My Journey to a Hopeful Eschatology
Personally, I have gone through all the Millennial positions as I grew in my faith and understanding of theology. I started off as a Dispensational Premillennialist by default, since that was the only position available in my church context growing up in Trinidad. I took it for granted that this was the only way to view the End Times since everyone around me and all the books and movies I had access to seemed to confirm this. The only squabble seemed to be between whether we expect a Pre-Trib, Mid-Trib or Post-Trib rapture. Books like the Left Behind series of fiction novels, preachers and televangelists like John Hagee and David Jeremiah influenced my views significantly. As a result, I tended to have a pessimistic view of the future and took seriously that I may not live to old age or even have time to have and raise kids before the end came.
Later in life, I started to grow weary of the endless End Times speculations and failed predictions of the Rapture by many Dispensationalists. I distinctly remember many times in my earlier years when someone I knew or some TV preacher predicted that the Rapture was right around the corner – whether it was because of the Gulf War or Y2K. It seemed too sensational and prone to conspiracy theories. Also, it didn’t make sense to me that the Dispensational system sees the Jewish Temple and sacrifices re-initiated (even in a memorialist fashion) when the whole book of Hebrews is about NOT going back to those things! Not only that, but a lot of the core beliefs of Dispensationalism, I couldn’t find in the Bible – especially when you consider the verses they use as prooftexts within their proper contexts. Nowhere in the Bible does it talk about a rebuilt third Temple (the Temple that was destroyed in the first century was the Second Temple and prophecies relating to rebuilding the Temple in the OT are fulfilled with that Temple). Nowhere does it teach a 7-year Tribulation. You have to piece it together by smashing bits and pieces from all over the Bible. Nowhere does it say that there is some sort of gap or pause in Daniel’s 70 weeks of years. Yet all these things are essential to Dispy PreMil.
Then I dropped the Dispensationalism and became a bit more of a Historic PreMil – although I did not read extensively on this, I did encounter the position through some Bible commentaries. I felt like this freed me from living in constant anxiety over being “left behind” and always speculating about what was going on in the Middle East. However, it didn’t make sense to me how Jesus could be physically reigning on earth in the Millennium and you still have death, unbelievers and apostasy! Also, the pessimism concerning the advance and spread of the Kingdom and the success of the Gospel proclamation did not make for much of a motivation for the mission. Why bother if you know we’re guaranteed to fail?
When I went to seminary to pursue my Master’s degree, I determined to explore eschatology more intentionally. I started to read more widely and came across some Reformed Amillennial writers. Their arguments were compelling and the way they dealt with many Scriptures seemed more consistent than the PreMil interpretations I had been used to. It was after my third year of Greek in an exegesis class in the book of Revelation where I had to do many exercises in translating from the Greek text that I started to be more compelled of an Amil position. The insight of recapitulation in the book of Revelation was an eye-opener for me and helped me make more natural sense of the flow of the book than a strict literal chronological reading (why did the End seem to happen multiple times?). I saw that what many PreMil and Dispys do in splitting events (like the Rapture and Resurrection), actually makes more sense in unifying them and seeing them as referring to the same event. I held an Amil view for a few years until more recently. It helped me to shed some of my overly pessimistic views about the future, but I still was not convinced of the success of the Great Commission, and it was puzzling to me why the Devil would knowingly work so hard to bring us closer to his ultimate demise.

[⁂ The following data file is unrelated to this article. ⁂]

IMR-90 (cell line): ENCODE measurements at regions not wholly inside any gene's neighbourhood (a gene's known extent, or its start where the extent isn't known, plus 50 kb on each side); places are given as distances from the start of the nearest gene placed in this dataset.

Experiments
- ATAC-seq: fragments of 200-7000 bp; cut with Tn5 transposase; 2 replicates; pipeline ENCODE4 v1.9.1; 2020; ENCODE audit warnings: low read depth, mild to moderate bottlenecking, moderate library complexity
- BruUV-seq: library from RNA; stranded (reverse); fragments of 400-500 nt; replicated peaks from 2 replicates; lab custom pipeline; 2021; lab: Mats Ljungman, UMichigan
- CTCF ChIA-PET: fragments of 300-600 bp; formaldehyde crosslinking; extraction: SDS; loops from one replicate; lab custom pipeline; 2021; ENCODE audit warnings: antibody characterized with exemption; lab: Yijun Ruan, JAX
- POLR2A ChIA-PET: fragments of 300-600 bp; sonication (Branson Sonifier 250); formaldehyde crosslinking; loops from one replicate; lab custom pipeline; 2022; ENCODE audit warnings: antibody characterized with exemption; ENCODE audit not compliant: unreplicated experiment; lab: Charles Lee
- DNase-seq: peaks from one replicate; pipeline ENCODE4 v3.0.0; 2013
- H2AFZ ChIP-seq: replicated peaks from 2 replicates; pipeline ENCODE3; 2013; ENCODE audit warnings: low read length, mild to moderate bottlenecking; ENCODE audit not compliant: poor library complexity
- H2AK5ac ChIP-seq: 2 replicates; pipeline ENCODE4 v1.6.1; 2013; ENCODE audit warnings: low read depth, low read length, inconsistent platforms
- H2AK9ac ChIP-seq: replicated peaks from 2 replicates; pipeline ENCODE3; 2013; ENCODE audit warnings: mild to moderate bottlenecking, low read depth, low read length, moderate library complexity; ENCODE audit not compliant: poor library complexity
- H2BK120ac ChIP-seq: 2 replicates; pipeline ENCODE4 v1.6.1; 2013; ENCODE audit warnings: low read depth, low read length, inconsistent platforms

About three years ago, I decided that my eschatological journey really wouldn’t be complete without seriously considering PostMil arguments. Prior to this, I had only had a cursory understanding and limited engagement with the PostMil view. At the encouragement of a friend, I realized I had too simply dismissed it without actually wrestling with their best arguments. So, I started to read the best resources I could find from a PostMil perspective and also watched and listened to some preachers. One of the influential books for me was R.C. Sproul’s book, The Last Days According to Jesus, where he argues persuasively for a Preterist understanding of the Olivet Discourse according to the sound exegesis of Scripture and appeals to historical fulfillment in the First Century accounts. This and other resources, such as reading large sections of Josephus’s accounts of the First Century after Christ’s ministry and the years leading up to the destruction of Jerusalem, convinced me that a Preterist understanding of Jesus’s prophecies concerning the end of the age is the most consistent with the Biblical text when we consider the meaning of words and original audience context. The historical accounts of this time period leading up to 70 AD read like the fulfillment of Jesus’s words exactly and I think much of the reason many Christians today don’t see it is because of their unfamiliarity with the history.